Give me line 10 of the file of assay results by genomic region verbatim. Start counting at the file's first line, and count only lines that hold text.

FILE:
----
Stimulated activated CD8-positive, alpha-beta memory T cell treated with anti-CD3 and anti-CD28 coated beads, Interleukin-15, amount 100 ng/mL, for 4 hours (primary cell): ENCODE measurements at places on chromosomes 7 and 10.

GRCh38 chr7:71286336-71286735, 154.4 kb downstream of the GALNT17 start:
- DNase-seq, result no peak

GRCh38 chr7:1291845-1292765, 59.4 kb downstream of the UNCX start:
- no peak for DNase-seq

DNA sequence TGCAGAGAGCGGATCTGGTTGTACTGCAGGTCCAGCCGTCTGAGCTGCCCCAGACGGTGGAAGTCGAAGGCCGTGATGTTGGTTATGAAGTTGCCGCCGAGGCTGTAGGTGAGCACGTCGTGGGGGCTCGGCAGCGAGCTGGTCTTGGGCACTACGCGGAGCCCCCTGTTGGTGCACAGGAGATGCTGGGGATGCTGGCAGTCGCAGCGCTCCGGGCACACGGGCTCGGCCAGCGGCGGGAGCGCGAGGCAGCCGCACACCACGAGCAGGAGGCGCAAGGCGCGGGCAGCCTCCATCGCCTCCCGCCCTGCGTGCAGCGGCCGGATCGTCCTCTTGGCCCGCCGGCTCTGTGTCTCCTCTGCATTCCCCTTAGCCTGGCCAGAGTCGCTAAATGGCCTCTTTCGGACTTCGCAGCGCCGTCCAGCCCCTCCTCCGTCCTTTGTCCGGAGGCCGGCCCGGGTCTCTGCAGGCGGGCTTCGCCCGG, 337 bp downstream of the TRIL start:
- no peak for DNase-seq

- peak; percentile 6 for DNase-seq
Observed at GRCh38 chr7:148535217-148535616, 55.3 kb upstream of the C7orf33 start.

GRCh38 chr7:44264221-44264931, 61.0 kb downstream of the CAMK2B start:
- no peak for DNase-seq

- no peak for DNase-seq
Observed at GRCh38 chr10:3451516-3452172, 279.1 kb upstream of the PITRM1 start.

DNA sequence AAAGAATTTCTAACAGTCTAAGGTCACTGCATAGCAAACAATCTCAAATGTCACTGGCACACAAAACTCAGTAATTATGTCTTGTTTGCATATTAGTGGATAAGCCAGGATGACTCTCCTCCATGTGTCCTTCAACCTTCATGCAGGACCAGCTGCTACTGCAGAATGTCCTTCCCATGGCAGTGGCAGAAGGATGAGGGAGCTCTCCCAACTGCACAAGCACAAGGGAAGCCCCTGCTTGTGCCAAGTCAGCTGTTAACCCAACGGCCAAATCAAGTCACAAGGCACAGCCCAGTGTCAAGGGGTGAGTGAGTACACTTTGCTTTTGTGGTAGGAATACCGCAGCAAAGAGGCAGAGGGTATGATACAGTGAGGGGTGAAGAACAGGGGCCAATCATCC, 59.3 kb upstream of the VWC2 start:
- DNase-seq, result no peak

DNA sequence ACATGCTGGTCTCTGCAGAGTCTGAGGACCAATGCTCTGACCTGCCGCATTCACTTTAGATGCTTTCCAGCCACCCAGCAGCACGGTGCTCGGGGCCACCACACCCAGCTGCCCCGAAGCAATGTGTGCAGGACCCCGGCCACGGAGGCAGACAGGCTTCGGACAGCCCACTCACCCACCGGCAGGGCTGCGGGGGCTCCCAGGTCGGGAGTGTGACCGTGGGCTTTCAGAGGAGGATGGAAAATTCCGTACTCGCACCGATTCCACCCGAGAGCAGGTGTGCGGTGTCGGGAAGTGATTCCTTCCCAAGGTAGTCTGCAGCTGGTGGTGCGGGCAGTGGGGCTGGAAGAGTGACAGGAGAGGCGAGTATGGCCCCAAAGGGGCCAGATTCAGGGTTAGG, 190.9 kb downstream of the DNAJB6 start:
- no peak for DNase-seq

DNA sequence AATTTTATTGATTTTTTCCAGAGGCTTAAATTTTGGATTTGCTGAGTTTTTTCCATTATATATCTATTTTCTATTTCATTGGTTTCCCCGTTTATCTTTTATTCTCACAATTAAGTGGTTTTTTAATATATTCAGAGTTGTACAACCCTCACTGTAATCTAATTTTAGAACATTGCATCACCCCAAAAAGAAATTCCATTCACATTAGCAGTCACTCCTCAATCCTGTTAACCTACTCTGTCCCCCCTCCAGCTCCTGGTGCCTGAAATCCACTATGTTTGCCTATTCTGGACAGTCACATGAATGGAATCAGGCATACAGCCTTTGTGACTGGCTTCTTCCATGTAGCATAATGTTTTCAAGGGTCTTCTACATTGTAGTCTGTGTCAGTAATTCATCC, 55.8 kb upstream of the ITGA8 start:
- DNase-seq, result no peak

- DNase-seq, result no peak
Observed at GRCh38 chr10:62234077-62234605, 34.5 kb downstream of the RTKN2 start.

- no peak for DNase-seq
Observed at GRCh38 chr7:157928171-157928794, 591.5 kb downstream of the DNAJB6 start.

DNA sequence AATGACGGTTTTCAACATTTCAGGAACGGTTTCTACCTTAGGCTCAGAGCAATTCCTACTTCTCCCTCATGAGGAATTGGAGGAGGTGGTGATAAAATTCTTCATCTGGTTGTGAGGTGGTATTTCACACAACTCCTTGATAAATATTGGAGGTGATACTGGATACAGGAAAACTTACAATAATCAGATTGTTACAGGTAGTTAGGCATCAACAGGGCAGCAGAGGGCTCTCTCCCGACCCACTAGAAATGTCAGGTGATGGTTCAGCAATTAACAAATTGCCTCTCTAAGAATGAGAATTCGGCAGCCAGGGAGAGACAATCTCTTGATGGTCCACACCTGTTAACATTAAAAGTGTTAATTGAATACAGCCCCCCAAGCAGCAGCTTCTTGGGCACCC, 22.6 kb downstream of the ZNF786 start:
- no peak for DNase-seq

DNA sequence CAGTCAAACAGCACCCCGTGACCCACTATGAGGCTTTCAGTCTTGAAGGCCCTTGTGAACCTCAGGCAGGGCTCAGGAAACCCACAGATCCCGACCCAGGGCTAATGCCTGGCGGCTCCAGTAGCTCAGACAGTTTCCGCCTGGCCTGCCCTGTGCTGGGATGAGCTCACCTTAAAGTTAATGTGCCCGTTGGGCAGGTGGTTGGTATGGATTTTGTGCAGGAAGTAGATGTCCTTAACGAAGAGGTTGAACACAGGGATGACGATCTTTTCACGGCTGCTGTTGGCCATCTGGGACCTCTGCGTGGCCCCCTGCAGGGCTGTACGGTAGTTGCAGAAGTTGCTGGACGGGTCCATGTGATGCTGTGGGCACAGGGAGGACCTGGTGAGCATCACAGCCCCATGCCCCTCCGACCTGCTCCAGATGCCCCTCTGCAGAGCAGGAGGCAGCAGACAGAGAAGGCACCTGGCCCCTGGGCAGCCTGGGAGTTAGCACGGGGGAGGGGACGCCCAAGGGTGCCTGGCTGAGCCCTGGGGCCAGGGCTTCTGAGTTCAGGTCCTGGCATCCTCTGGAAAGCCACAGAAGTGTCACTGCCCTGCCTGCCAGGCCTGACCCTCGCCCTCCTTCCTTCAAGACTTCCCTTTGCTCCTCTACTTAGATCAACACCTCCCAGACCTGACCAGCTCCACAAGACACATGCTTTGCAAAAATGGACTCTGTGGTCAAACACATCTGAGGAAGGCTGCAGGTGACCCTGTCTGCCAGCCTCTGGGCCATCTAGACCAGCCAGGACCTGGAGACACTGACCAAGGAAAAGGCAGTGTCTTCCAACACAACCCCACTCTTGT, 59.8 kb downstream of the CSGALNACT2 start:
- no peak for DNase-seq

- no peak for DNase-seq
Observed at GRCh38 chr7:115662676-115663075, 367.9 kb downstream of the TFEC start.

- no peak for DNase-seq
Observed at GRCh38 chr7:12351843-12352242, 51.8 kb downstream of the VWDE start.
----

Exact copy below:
GRCh38 chr7:44264221-44264931, 61.0 kb downstream of the CAMK2B start: